Charging for wire

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Loffgren

Senior Member
Location
CA
When doing work do you commonly charge by the foot for wire or for the total length, in regards to adding markup?
 

Dennis Alwon

Moderator
Staff member
Location
Chapel Hill, NC
Occupation
Electrical Contractor
When doing work do you commonly charge by the foot for wire or for the total length, in regards to adding markup?
With NM cable I usually charge by the foot however if I use 7/8 of the roll I might charge for the whole roll. Same with reels of wire- if I have a 500 foot reel and use 150 then I charge for 150 foot but if I use 400' then I would probably charge for the reel. Larger wire sizes I always charge by the foot. Problem is you get stuck with a lot of small scraps so you need to charge for some of the waste.
 

Loffgren

Senior Member
Location
CA
re

re

Thanks, I have a job where we used 800' of 4/0 was trying to figure if i should charge by the foot or for total lump. I.e my multiplier is way lower for the larger amout. lets say by the foot the total cost will be 8k and by the total abount 6k

thoughts?
 

Dennis Alwon

Moderator
Staff member
Location
Chapel Hill, NC
Occupation
Electrical Contractor
Thanks, I have a job where we used 800' of 4/0 was trying to figure if i should charge by the foot or for total lump. I.e my multiplier is way lower for the larger amout. lets say by the foot the total cost will be 8k and by the total abount 6k

thoughts?
If that was a 1000' roll of 4/0 I would have a hard time charging for the entire run. If the wire was a special size and I could only order 1000' then perhaps I would charge for it but not 4/0. Not sure what others would do.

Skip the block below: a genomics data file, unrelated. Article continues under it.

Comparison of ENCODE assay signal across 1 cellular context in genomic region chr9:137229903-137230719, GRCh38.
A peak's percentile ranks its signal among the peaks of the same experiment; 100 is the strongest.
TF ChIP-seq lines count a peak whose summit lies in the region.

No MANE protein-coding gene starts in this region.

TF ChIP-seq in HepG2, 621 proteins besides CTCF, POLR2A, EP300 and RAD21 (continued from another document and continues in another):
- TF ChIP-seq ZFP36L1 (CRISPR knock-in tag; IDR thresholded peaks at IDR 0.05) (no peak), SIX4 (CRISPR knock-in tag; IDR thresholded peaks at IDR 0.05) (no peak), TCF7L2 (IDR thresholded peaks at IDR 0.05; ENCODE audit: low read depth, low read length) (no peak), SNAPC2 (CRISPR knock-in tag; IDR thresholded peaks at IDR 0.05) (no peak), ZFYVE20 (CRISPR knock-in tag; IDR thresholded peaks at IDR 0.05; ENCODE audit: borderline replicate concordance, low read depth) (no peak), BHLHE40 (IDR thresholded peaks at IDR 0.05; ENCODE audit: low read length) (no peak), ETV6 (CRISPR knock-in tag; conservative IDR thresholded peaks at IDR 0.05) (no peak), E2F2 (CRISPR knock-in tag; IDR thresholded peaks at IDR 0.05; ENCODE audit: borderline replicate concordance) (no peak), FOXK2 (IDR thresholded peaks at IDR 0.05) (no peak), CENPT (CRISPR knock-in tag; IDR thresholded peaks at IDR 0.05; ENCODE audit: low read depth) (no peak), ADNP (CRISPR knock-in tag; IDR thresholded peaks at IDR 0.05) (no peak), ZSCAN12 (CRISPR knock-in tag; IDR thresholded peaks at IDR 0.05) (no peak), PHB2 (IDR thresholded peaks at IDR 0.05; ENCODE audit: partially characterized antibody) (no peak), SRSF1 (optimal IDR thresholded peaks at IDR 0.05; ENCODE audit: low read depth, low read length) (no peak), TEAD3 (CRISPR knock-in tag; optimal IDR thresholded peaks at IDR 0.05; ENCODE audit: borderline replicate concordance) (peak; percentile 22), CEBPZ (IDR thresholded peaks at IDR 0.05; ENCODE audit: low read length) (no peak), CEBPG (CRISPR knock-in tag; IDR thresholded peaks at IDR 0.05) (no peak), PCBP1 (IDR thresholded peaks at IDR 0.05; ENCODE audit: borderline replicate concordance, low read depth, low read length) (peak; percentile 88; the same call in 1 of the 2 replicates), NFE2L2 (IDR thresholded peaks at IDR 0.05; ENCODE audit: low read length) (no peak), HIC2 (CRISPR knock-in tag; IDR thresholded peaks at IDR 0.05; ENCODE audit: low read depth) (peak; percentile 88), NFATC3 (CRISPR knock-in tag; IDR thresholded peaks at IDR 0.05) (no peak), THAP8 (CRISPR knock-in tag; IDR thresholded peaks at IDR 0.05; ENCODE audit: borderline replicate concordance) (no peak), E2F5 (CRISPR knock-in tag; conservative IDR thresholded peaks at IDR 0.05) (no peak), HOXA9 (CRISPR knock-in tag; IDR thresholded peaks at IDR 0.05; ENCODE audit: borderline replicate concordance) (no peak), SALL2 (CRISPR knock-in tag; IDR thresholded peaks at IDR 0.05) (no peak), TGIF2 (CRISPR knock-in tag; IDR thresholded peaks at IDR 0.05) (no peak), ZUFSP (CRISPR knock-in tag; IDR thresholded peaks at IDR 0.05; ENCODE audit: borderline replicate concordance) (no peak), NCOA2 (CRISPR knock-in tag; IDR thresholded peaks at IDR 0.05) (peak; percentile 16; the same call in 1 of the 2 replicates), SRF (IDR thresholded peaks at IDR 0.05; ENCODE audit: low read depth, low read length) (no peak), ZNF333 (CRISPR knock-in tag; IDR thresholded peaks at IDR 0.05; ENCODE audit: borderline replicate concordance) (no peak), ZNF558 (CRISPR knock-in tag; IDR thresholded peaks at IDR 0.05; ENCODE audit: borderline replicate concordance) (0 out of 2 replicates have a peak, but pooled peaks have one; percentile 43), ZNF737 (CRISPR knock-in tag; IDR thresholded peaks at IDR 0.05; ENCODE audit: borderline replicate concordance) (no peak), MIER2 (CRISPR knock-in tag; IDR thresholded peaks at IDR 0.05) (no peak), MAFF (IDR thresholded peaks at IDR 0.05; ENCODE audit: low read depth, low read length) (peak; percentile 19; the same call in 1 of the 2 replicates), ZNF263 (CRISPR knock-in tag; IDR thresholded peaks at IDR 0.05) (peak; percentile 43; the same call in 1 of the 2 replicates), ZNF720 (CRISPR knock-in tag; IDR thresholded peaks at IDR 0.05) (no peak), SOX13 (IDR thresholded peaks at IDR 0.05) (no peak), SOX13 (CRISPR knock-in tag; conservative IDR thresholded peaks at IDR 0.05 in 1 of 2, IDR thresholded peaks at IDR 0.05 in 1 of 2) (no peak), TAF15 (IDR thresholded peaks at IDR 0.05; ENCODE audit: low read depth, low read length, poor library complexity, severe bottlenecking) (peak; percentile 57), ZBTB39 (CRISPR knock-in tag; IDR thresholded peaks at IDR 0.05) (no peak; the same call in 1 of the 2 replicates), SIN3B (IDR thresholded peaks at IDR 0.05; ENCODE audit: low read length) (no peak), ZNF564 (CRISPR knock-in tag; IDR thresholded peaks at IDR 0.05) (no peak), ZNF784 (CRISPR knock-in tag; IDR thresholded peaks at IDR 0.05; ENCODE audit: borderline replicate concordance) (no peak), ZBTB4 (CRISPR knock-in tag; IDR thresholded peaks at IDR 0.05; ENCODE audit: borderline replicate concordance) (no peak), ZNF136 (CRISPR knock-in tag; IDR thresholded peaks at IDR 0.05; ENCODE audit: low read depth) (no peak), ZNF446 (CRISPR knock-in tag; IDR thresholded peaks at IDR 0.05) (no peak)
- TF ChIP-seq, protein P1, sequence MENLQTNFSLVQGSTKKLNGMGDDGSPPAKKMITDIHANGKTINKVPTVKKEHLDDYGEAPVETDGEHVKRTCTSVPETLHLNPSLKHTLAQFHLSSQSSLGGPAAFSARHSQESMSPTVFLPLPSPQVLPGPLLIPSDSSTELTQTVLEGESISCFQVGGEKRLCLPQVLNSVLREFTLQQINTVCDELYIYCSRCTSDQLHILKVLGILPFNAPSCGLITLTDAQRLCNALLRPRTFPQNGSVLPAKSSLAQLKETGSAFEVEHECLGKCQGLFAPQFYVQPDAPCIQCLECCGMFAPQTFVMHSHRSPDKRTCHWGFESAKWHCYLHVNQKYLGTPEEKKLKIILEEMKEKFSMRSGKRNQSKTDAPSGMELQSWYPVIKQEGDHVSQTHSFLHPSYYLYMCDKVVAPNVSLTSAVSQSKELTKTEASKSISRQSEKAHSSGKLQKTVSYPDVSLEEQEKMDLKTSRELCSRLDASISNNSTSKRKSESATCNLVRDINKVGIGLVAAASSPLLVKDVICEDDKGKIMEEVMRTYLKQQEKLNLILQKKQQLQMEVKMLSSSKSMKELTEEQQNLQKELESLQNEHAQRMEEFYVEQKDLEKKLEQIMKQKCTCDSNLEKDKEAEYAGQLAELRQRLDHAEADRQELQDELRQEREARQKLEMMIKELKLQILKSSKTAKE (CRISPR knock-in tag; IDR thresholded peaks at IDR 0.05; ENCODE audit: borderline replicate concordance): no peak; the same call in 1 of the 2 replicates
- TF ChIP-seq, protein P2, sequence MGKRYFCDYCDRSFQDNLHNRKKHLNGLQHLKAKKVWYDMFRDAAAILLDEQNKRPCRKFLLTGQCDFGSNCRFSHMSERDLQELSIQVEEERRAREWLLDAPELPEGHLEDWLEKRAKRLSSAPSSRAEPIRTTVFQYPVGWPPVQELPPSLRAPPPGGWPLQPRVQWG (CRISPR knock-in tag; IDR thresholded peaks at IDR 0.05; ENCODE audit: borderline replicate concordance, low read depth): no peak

Loffgren

Senior Member
Location
CA
re

re

sorry i did not explain well.

lets say by the foot my price is 4.50 my multiplier would be 2.6 total 9,600
lets say the lump sum prices was 2500. my mulitplier would be 1.4 total 3500
 

Joethemechanic

Senior Member
Location
Philly Pa burbs
If it's something I would normally have like MTW, it's by the foot.

If it's something special that I have to buy for your job, whatever I have to buy is what you're getting billed for, and I'm not guesstimating short, buying a cut, and ending up having to eat it.
 

kwired

Electron manager
Location
NE Nebraska
sorry i did not explain well.

lets say by the foot my price is 4.50 my multiplier would be 2.6 total 9,600
lets say the lump sum prices was 2500. my mulitplier would be 1.4 total 3500
Perhaps you still did not explain that well.

Does it matter if it is itemized or lump sum?

Aren't they getting the same thing either way?

Don't you want a similar profit no matter which way you do it?
 

ptonsparky

Senior Member
Location
NE (9.06 miles @5.9 Degrees from Winged Horses)
Occupation
Electrical Contractor
Not sure what you want.

If I can get a better price buying a 1000' and it is something I use often enough I buy the 1000'. Maybe I bid it at $xxx/m but I found it for $xx then is just profit for me. Ya, right. Maybe it just helps with something I missed.
 

PetrosA

Senior Member
For common, small gauge wire/cable I use a per foot method most of the time since I'm cutting off of a stocked coil. If I know I'll need the majority of a standard sized roll of a size I don't keep on my truck (ex. 125' 6/3 NM) I'll take the highest price I find and add my standard materials mark-up to it.

For 800' of 4/0 I'd take into consideration whether I had guys delivering it vs. the supplier, whether it was pre-cut pieces or my guys were cutting the runs on site for T&M, etc. The less work I'm giving my guys at the site, the higher I'd raise my markup on the wire as a "convenience" charge, plus, you'll most likely be paying a higher price for cut pieces delivered, too. For 800' I'd still probably price it based on the highest available price plus mark-up. I would also take into consideration the ratio of the mark-up to the total job price. If your 8k number is 10% or 40% or 80% of the overall job price how will it make a difference in what you achieve over the long term with that customer?
 
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